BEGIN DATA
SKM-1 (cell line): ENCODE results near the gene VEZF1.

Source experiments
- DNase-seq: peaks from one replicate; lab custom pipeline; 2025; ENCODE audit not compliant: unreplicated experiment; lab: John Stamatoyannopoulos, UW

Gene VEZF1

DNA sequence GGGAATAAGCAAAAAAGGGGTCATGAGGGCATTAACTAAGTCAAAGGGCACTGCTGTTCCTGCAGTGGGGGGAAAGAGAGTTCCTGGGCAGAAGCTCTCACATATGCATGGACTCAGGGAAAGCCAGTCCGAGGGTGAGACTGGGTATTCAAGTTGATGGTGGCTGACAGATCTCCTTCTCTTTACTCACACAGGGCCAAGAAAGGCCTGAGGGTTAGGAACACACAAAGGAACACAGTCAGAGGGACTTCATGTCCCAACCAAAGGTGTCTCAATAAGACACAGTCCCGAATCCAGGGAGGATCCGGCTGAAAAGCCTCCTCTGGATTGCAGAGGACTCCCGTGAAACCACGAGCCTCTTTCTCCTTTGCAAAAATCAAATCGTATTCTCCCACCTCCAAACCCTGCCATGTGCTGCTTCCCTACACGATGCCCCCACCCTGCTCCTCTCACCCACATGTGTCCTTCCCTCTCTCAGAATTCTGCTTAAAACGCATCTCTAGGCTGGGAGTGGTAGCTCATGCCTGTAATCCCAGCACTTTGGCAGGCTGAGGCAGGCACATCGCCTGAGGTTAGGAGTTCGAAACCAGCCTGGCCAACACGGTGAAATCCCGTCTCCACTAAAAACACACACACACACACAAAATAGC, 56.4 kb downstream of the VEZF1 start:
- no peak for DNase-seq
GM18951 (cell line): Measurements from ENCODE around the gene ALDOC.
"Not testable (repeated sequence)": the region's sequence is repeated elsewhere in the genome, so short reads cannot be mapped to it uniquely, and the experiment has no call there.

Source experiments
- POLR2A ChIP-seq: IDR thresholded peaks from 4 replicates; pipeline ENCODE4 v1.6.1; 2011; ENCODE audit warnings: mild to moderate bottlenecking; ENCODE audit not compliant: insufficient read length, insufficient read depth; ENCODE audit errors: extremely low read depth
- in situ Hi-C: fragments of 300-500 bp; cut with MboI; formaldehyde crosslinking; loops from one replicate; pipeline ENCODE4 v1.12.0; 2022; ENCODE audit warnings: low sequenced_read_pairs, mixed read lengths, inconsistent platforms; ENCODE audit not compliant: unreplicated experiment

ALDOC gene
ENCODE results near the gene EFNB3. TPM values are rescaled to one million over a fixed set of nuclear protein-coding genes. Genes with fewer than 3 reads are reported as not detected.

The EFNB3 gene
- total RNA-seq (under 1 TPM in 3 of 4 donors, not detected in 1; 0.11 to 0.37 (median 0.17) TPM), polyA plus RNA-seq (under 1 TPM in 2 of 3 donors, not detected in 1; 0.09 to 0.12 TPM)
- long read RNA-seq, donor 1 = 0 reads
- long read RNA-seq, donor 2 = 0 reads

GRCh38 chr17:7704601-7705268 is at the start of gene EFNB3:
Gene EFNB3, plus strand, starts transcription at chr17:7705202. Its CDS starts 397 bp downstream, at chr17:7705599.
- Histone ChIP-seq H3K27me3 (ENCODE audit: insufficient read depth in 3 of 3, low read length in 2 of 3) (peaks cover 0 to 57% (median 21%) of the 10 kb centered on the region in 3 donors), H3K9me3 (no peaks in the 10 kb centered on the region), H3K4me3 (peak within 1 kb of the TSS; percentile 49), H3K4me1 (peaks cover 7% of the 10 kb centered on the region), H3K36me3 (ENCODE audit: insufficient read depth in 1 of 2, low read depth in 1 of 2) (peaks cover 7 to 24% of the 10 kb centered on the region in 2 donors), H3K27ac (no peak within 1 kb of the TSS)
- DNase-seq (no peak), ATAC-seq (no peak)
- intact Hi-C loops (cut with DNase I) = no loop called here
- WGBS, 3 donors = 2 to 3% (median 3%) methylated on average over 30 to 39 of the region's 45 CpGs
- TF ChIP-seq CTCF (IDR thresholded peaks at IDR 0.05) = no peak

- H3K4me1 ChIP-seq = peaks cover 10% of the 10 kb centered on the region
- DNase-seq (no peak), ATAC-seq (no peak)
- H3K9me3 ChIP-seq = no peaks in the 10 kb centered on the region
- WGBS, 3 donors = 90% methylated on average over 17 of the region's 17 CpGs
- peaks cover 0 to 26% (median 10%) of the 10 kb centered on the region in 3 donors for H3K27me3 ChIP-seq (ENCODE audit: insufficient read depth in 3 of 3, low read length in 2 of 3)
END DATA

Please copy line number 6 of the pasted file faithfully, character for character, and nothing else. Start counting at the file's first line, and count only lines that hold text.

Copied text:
- no peak for DNase-seq